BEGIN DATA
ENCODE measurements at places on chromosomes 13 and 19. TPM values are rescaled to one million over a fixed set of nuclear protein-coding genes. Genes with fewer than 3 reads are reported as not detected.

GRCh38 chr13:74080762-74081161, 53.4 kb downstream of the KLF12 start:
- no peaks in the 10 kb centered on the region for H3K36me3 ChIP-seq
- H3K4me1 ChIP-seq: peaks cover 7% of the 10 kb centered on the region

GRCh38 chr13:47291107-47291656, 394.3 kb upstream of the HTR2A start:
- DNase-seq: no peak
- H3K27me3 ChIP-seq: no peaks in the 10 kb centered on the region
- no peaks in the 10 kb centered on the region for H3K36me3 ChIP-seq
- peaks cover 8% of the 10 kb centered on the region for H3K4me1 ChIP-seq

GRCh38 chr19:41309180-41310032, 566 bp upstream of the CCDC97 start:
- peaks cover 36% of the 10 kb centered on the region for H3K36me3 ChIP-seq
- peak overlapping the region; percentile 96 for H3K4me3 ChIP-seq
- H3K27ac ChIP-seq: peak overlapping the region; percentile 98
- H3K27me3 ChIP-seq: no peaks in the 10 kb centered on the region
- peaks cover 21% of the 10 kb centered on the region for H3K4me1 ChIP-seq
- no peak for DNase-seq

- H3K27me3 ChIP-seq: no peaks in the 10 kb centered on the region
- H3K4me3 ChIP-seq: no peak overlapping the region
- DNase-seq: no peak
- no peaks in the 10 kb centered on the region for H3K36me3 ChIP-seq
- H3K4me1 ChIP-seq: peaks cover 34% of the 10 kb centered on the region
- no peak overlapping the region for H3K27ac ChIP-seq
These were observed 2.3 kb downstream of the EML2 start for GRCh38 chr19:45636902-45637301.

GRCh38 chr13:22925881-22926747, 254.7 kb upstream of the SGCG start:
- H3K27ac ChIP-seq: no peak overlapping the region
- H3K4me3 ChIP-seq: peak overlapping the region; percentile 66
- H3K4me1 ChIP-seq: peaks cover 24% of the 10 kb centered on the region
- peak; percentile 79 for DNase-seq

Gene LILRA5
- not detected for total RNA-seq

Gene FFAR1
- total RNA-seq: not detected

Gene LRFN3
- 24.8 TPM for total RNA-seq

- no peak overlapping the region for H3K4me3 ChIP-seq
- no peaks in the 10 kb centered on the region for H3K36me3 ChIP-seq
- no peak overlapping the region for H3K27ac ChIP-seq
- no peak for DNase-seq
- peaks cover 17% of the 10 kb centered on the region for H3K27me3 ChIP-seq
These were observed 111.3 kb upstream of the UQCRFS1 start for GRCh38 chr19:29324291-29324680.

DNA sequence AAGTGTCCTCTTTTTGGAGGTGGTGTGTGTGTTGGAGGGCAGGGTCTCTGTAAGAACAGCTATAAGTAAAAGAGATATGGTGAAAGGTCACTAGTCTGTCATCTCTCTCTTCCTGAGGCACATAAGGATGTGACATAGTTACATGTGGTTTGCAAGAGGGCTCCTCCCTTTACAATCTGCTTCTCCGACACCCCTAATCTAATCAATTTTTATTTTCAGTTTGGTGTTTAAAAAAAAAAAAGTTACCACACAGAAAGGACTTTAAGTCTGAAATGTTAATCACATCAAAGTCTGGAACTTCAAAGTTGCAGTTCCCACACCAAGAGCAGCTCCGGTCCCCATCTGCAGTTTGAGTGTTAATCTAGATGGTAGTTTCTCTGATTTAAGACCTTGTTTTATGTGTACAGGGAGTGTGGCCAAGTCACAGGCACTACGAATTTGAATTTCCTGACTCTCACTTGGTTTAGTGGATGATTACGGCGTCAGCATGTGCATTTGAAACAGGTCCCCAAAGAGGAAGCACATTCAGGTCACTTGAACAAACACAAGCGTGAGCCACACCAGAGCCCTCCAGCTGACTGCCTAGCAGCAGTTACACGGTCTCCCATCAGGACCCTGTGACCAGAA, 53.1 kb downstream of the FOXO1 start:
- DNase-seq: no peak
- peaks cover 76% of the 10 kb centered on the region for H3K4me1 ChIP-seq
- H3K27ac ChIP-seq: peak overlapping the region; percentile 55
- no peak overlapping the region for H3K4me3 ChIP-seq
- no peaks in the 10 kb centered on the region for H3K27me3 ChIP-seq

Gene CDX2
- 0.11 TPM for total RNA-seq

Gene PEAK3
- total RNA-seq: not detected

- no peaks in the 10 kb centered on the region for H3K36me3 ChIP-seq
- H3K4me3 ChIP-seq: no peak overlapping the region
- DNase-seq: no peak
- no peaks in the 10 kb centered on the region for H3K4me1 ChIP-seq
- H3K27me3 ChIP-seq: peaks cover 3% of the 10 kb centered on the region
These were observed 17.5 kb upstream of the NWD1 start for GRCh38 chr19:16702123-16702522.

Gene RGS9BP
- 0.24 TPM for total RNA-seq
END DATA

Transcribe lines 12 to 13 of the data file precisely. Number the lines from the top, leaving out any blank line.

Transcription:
- peak overlapping the region; percentile 96 for H3K4me3 ChIP-seq
- H3K27ac ChIP-seq: peak overlapping the region; percentile 98